sandhill crane bird

We recently had the experience of hearing and then seeing a group of sandhill cranes fly over our yard. It was about sunset when my son and I were out doing yardwork. I heard in the distance what at first I thought were geese coming overhead. But, it was a strange and unfamiliar sound and not geese at all. (Click over to AllAboutBirds to hear what it sounded like.) My son spoke up when he realized it was the sound of sandhill cranes. He had heard them before when we lived in California and immediately recognized the rattling loud commotion of a group of cranes flying south over our house. It was exciting to experience this for the first time and I have since done some research into the migration habits of the sandhill crane. Knowing how far they fly has given me such an awe for these large birds. I just created a page in my nature journal with this information and I will share the page next week in an entry.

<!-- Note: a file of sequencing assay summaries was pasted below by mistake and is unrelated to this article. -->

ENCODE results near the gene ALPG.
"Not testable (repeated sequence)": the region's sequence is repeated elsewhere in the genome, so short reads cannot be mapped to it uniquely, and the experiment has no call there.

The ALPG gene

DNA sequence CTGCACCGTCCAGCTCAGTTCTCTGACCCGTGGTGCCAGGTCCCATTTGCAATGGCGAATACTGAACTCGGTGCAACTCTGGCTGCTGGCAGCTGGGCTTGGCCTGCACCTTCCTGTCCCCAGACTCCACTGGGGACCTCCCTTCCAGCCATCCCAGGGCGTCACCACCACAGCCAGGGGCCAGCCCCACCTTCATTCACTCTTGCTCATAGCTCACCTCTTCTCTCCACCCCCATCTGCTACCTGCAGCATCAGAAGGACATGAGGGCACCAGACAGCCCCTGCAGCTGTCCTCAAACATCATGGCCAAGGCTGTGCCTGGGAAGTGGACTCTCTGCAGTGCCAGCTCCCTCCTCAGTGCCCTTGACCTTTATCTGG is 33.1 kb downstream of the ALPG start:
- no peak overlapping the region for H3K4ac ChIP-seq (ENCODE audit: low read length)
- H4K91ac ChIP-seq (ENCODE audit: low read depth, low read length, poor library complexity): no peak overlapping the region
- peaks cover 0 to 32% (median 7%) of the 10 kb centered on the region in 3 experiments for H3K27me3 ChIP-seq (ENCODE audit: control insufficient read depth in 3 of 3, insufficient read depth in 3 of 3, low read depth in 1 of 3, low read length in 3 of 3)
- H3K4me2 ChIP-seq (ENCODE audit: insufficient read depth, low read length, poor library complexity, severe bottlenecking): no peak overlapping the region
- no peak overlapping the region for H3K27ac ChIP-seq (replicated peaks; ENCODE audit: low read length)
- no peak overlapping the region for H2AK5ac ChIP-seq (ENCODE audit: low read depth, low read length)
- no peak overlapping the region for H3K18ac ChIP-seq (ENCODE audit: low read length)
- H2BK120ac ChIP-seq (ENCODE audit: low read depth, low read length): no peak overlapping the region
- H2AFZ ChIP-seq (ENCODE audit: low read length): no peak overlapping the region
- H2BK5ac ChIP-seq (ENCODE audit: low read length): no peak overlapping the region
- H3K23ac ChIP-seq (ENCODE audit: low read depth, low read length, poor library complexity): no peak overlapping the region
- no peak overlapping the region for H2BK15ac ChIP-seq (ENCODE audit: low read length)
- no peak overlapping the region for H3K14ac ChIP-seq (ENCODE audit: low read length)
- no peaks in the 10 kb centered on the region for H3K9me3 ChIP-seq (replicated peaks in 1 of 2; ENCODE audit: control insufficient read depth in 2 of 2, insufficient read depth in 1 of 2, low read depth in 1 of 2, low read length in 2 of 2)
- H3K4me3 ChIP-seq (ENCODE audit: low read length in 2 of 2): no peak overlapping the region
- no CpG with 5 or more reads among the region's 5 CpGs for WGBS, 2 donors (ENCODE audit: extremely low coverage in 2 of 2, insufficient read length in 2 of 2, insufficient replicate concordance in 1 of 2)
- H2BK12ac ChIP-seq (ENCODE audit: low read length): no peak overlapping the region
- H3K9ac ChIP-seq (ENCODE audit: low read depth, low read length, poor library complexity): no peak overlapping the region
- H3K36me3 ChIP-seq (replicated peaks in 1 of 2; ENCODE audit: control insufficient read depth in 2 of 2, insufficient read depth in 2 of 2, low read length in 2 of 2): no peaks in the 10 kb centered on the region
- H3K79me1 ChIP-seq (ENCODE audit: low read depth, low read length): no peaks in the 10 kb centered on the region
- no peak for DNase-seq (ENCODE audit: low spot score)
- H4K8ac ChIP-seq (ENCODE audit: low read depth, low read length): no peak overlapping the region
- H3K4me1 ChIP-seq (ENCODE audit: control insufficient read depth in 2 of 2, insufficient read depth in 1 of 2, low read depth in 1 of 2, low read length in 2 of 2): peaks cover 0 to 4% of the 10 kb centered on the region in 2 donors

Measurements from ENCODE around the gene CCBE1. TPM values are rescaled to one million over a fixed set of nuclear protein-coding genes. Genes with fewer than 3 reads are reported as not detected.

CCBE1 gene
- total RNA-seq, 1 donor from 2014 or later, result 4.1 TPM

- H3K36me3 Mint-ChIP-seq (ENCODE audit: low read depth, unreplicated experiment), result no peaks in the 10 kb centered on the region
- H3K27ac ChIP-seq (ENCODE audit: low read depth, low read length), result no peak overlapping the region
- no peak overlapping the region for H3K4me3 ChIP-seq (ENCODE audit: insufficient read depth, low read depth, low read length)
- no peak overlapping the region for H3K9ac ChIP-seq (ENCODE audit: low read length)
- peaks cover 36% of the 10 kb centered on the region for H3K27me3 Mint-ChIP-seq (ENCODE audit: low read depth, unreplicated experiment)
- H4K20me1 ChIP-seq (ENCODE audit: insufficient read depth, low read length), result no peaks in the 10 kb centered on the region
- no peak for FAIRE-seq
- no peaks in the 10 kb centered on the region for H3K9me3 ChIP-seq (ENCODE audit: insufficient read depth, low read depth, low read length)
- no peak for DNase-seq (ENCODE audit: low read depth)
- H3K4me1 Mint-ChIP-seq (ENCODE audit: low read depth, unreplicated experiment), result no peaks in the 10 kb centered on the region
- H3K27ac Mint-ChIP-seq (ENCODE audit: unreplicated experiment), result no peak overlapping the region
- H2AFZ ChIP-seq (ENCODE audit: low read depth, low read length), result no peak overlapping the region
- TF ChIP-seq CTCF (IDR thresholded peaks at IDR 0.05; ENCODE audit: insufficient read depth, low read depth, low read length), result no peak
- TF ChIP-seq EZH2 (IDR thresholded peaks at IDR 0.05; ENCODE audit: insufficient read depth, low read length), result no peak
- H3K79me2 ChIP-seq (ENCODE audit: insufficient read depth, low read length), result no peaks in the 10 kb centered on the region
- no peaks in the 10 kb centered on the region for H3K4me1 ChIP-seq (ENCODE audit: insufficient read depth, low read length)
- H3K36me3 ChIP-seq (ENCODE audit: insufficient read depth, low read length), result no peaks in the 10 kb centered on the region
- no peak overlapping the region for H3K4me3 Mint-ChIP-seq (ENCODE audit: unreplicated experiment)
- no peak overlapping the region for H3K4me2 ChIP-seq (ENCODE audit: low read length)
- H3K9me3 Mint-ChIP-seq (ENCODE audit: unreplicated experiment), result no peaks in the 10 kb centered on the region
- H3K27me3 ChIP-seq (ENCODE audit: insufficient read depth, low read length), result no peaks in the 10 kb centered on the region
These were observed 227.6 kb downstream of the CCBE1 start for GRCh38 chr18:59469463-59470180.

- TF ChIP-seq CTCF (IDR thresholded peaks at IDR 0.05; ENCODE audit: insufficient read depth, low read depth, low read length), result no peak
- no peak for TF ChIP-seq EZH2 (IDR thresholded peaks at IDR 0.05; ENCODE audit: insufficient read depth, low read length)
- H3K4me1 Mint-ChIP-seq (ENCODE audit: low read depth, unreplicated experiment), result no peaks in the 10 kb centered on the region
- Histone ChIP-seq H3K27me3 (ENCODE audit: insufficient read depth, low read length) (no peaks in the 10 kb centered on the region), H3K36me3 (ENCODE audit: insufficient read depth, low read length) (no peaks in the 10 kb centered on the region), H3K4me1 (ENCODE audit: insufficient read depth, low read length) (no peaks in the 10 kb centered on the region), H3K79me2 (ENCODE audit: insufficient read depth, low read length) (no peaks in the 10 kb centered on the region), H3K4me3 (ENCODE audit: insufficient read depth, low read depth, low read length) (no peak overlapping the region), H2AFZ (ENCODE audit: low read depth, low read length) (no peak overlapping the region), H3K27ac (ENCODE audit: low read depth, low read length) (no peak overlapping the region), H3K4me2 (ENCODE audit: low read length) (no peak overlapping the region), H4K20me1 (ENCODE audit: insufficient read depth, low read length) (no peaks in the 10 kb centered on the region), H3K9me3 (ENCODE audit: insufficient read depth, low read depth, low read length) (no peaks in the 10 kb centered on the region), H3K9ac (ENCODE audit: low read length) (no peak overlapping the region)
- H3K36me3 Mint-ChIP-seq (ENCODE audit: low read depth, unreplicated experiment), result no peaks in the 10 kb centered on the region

The opportunity to study birds can present itself when you least expect it…look for those opportunities!

Make sure to learn about the Feederwatch program and decide if it is a good fit for your family!


Project Feederwatch button

Bird Sleuth button
There is a wealth of birding information on the internet but I have not found a more homeschool-friendly site than the ones sponsored by Cornell University. I would love to encourage you all to subscribe to their homeschool blog (click the logo above to pop over there now).

You can also follow them on Facebook .
You can download homeschooling resources here.
Of course, my favorite resource is their AllAboutBirds website which is a great tool for identifying and learning more about birds in your own neighborhood.

Learning About Birds 3D cover

I invite you to check out my Learning About Birds ebook available to Ultimate and Journey level members here on the Handbook of Nature Study.

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Outdoor Hour Challenge: Winter Series #7 Winter Birds

Outdoor Hour Challenge
Winter Series #7
Winter Bird Study